Getting personal with photography

One of the most important things I strive for when designing any interior space is to have a beautifully designed and functioning room but I also want the home to reflect my client’s unique personality. Often times I look to accomplish this by reusing or re-purposing  beloved family heirlooms, art work, or by displaying a collection that is meaningful to the homeowners. 

Sometimes though, there are no family heirlooms or meaningful collections to work with. In this case, one thing I like to do for my clients is to create something special for them using my photography skills. Today I want to share three different photography projects I did that were very meaningful for my clients yet all three were very simply executed, and might give you an idea for a project in your home.

The first photography project I did was actually for my very first “big” design job back in 2012. I was only about nine months into my business and I was hired to completely furnish a condo for a recently divorced man who was literally bring nothing but his clothes. The dining area of the condo was part of the kitchen and the homeowner had very specific requirements for a dinning table. It had to be of a certain length and width 99% of the time but twice a year had to expand to accommodate a large crowd. After searching for WAY longer than I should have, I finally convinced him we needed to have the table custom made.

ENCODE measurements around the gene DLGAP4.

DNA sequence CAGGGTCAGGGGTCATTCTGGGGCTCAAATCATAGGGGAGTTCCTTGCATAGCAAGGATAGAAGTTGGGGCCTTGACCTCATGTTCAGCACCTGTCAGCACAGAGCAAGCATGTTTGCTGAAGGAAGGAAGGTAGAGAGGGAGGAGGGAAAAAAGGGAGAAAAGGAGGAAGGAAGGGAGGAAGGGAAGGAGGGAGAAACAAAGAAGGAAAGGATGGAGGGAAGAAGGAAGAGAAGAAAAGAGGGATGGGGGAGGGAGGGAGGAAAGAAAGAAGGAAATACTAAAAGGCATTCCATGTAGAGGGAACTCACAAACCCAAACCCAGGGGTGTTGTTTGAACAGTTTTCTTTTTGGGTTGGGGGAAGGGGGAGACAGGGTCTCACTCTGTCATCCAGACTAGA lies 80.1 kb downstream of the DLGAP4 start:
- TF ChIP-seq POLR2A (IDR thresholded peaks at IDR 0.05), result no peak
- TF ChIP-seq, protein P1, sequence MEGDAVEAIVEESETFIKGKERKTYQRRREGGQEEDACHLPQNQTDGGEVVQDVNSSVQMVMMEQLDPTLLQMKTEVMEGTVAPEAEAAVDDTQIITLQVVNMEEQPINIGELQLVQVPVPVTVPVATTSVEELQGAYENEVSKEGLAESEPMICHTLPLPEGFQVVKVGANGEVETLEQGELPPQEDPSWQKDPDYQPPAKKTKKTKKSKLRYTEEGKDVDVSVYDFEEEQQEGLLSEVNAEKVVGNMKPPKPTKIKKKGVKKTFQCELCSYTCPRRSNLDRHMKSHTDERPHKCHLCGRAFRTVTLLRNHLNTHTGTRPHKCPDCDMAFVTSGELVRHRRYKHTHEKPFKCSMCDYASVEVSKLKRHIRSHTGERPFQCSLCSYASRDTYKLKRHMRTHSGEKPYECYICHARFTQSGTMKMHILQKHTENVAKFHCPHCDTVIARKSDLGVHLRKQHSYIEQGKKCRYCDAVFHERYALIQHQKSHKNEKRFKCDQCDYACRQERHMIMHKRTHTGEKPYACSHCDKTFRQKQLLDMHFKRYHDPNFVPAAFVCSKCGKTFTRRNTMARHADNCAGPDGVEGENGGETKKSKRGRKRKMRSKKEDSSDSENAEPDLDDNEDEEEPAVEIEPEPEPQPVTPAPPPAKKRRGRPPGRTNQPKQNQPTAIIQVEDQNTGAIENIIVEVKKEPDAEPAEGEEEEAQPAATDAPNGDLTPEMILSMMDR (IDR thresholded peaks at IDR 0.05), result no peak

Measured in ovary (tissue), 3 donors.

This is where the story gets interesting…and quite long. The short version though is that the furniture maker sourced the wood from the old Birds Eye Freezer factory in Gloucester Ma. This is the very place where flash freezing was invented and produced America’s first frozen vegetables. The factory had been abandoned since the late 40’s and was only weeks away from being raised to make way for a new boutique hotel. The completely freaky part of this story is that unbeknownst to either myself or the furniture maker was that my client had an ancestor who had worked in the factory back in the 1930’s. 

Linda Holt Photo